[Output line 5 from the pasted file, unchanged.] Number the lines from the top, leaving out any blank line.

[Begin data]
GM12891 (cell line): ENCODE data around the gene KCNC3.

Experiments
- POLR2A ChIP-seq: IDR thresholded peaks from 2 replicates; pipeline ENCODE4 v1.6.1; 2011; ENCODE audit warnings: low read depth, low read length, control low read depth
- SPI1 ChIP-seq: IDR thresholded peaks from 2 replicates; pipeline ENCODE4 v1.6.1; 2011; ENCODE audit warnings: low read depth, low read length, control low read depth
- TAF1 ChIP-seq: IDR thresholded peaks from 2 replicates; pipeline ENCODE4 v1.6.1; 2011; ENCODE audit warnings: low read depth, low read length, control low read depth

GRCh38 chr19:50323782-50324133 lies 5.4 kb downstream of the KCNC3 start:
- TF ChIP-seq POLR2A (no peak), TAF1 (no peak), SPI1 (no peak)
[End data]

- TAF1 ChIP-seq: IDR thresholded peaks from 2 replicates; pipeline ENCODE4 v1.6.1; 2011; ENCODE audit warnings: low read depth, low read length, control low read depth